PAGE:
We can think of these four parental surnames – at a moment in time, at Generation 0 in fact – as providing our local connection, and of the other family names with which they have interacted by marriage as being associated connections. As the number of associated connections continues to grow, you can cut straight to the chase by clicking on the entry of your choice (or indeed on a local connection) in the table below.
Click here to view a directory of all the people mentioned in the Family Connections links. This is by no means complete yet. Please note that for reasonably close family the full names and BMD data (if available) are supplied in the directory rather than in the generation tables themselves. But for more distant relatives their full names and dates (such as are known) are generally provided in the tables rather than in the directory.
It's all a work in progress, and hopefully will evolve into something really worthwhile. But worthwhile in what sense? And for whom?
Firstly, there is obviously a very widespread interest in family back-history: so many books, so many websites, so many TV programmes, all attest to this. And it's not just people wanting to claim descent from noble lineage or kinship with famous (or infamous) notables of the past. I'd guess that many of us are just as satisfied to discover humble but courageous and honest and respected forebears (well, perhaps a highwayman hanged at Tyburn mightn't come amiss, providing he was gallant and handsome).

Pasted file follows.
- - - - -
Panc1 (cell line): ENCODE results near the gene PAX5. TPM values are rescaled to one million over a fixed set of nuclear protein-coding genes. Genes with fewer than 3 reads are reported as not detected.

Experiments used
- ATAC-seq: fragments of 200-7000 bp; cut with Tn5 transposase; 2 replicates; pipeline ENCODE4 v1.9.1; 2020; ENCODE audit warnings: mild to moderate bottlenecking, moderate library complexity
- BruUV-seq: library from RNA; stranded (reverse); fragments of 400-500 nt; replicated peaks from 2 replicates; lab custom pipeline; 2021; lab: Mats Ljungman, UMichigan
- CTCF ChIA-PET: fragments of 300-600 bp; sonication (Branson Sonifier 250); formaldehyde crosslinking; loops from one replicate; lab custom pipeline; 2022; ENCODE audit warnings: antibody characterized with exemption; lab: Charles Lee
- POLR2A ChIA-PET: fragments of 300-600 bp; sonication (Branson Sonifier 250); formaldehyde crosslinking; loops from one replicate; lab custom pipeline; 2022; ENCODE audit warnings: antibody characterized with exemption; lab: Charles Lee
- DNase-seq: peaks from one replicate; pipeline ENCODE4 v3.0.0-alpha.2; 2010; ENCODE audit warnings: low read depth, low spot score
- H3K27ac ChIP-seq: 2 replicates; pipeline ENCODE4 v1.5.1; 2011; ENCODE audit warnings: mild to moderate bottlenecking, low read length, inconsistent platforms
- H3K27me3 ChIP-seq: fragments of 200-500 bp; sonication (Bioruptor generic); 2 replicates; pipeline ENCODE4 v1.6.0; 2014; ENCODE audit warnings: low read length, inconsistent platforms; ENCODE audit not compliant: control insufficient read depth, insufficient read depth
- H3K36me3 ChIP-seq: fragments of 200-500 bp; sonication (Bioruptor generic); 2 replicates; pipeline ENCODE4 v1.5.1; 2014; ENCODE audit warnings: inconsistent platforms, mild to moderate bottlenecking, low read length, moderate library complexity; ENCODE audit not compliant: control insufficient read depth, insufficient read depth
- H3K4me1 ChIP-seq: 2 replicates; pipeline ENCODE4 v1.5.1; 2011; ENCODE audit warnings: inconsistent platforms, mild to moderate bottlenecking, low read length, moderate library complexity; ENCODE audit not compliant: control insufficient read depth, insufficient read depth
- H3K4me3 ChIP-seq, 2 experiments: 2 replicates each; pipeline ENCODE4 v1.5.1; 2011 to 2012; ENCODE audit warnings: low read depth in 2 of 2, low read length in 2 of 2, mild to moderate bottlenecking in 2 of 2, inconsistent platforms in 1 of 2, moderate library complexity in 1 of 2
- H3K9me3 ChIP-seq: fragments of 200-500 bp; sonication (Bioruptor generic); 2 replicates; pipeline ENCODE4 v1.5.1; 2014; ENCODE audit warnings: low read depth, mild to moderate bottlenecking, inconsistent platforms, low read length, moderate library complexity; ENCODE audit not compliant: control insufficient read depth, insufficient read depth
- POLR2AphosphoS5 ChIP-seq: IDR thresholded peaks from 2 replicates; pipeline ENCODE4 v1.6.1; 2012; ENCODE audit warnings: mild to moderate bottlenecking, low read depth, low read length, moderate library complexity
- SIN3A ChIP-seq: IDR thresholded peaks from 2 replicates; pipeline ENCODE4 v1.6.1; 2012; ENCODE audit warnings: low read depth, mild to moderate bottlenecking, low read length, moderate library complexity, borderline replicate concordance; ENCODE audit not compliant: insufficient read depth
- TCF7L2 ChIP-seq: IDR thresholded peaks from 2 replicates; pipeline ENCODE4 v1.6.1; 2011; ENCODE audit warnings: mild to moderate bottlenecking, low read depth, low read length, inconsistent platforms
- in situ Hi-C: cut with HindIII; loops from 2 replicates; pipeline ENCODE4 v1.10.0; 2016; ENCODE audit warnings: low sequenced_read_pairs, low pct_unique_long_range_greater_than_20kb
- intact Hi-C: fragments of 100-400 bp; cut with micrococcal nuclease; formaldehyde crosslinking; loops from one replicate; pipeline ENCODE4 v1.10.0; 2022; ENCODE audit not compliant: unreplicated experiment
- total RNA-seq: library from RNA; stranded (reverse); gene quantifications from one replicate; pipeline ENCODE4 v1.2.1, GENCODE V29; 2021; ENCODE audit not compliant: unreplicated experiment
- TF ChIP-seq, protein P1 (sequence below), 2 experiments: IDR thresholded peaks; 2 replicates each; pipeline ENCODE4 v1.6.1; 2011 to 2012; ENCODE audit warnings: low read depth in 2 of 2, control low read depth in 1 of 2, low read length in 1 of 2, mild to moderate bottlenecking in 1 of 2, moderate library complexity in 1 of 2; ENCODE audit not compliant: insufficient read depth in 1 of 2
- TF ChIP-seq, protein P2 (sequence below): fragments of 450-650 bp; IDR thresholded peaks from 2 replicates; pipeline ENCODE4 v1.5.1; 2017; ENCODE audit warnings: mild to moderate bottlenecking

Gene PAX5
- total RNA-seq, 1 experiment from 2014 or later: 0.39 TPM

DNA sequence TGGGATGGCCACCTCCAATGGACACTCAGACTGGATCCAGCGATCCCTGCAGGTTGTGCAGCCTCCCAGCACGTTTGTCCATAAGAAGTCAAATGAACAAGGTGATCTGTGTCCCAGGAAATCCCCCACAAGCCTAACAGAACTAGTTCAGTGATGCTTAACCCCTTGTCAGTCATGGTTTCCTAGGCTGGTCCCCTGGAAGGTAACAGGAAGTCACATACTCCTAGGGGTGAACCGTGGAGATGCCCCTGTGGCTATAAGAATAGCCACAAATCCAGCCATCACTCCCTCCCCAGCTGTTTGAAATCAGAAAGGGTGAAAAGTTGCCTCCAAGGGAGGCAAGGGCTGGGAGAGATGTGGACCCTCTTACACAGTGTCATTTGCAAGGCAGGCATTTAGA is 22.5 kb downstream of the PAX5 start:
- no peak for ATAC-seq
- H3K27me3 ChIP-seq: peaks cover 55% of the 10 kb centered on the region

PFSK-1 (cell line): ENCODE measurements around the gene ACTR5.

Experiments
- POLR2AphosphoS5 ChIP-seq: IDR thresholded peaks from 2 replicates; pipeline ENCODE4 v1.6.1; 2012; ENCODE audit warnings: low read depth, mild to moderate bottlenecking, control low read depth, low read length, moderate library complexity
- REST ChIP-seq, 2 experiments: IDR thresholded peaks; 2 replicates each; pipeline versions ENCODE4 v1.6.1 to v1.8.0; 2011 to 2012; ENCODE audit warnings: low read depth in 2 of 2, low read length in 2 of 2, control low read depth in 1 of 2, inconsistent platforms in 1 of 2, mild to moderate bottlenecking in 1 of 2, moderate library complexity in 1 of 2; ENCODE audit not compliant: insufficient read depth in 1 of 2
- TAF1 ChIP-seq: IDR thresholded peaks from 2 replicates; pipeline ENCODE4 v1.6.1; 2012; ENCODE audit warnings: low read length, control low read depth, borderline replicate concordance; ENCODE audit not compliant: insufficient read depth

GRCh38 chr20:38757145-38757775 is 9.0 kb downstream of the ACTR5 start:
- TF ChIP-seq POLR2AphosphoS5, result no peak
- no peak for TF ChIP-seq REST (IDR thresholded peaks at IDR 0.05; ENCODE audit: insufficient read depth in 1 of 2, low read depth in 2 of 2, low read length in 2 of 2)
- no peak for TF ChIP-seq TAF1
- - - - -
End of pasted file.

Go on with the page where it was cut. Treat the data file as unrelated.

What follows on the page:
In the foreword to his book The Kaulbacks from which I've drawn a good deal of information quoted later, my uncle-in-law Bill Kaulback (who was unashamedly proud of his distinguished family background, to an extent that is now unfashionable) said
"In few periods has [ignorance of ones origins, backgrounds and family traditions] been more evident than now in the latter half of the twentieth century, when the forces of rapid social change and [economic pressures] are combining together to compel the young to scatter and live far separated from their parents with all that that entails in loss ... of background and of inspiration. So extensive has this process become, that today there is scarcely a person under forty in our society who can talk [knowledgeably] of his great-grandparents, let alone of those that went before, and identities are quickly being lost"
(Click here for an academic review of the effects of urbanisation on loss of family identity.)
And secondly of course not just great-grandparents or even fustier ancestors, but of uncles, aunts and cousins of or to whom younger people may be almost totally ignorant or indifferent. Bill's family, for example, are nowadays scattered across Australia, Canada, Estonia, France, New Zealand, South Africa and Spain. So it is to the Generations +1 and +2 of all our families that the material in this corner of the website may perhaps be surprising and interesting as well. I'm certainly finding it to be so, and that in itself is making it worthwhile for me.
And I don't think the caption at the bottom needs to be taken too seriously!
Somewhere, something went terribly wrong